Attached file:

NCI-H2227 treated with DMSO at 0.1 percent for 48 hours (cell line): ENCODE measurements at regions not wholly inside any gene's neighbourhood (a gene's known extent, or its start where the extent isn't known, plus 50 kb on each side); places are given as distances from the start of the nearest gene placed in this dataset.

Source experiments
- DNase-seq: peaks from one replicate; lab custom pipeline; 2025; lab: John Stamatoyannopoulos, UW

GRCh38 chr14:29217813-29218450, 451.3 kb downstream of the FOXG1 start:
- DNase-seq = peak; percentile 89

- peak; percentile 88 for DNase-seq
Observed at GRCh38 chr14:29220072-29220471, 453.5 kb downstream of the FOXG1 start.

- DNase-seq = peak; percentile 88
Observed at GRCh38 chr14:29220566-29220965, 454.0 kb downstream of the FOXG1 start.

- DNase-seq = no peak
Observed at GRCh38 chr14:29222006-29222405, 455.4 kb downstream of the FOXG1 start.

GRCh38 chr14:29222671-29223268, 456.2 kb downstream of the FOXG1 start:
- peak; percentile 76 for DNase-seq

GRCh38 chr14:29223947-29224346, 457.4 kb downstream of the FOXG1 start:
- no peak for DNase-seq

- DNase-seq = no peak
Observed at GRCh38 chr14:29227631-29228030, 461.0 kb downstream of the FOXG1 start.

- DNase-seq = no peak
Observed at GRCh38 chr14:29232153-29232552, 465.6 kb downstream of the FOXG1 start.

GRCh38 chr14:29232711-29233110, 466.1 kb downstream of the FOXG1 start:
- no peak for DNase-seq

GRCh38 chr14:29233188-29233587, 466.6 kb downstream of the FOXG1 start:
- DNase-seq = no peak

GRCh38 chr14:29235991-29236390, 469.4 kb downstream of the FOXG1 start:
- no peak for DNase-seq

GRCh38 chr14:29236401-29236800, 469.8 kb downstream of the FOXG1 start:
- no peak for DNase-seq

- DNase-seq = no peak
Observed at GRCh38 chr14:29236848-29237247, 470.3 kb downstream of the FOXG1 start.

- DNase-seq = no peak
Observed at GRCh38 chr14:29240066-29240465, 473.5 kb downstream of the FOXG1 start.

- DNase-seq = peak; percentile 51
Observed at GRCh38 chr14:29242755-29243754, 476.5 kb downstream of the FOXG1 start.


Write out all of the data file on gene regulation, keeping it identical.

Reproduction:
NCI-H2227 treated with DMSO at 0.1 percent for 48 hours (cell line): ENCODE measurements at regions not wholly inside any gene's neighbourhood (a gene's known extent, or its start where the extent isn't known, plus 50 kb on each side); places are given as distances from the start of the nearest gene placed in this dataset.

Source experiments
- DNase-seq: peaks from one replicate; lab custom pipeline; 2025; lab: John Stamatoyannopoulos, UW

GRCh38 chr14:29217813-29218450, 451.3 kb downstream of the FOXG1 start:
- DNase-seq = peak; percentile 89

- peak; percentile 88 for DNase-seq
Observed at GRCh38 chr14:29220072-29220471, 453.5 kb downstream of the FOXG1 start.

- DNase-seq = peak; percentile 88
Observed at GRCh38 chr14:29220566-29220965, 454.0 kb downstream of the FOXG1 start.

- DNase-seq = no peak
Observed at GRCh38 chr14:29222006-29222405, 455.4 kb downstream of the FOXG1 start.

GRCh38 chr14:29222671-29223268, 456.2 kb downstream of the FOXG1 start:
- peak; percentile 76 for DNase-seq

GRCh38 chr14:29223947-29224346, 457.4 kb downstream of the FOXG1 start:
- no peak for DNase-seq

- DNase-seq = no peak
Observed at GRCh38 chr14:29227631-29228030, 461.0 kb downstream of the FOXG1 start.

- DNase-seq = no peak
Observed at GRCh38 chr14:29232153-29232552, 465.6 kb downstream of the FOXG1 start.

GRCh38 chr14:29232711-29233110, 466.1 kb downstream of the FOXG1 start:
- no peak for DNase-seq

GRCh38 chr14:29233188-29233587, 466.6 kb downstream of the FOXG1 start:
- DNase-seq = no peak

GRCh38 chr14:29235991-29236390, 469.4 kb downstream of the FOXG1 start:
- no peak for DNase-seq

GRCh38 chr14:29236401-29236800, 469.8 kb downstream of the FOXG1 start:
- no peak for DNase-seq

- DNase-seq = no peak
Observed at GRCh38 chr14:29236848-29237247, 470.3 kb downstream of the FOXG1 start.

- DNase-seq = no peak
Observed at GRCh38 chr14:29240066-29240465, 473.5 kb downstream of the FOXG1 start.

- DNase-seq = peak; percentile 51
Observed at GRCh38 chr14:29242755-29243754, 476.5 kb downstream of the FOXG1 start.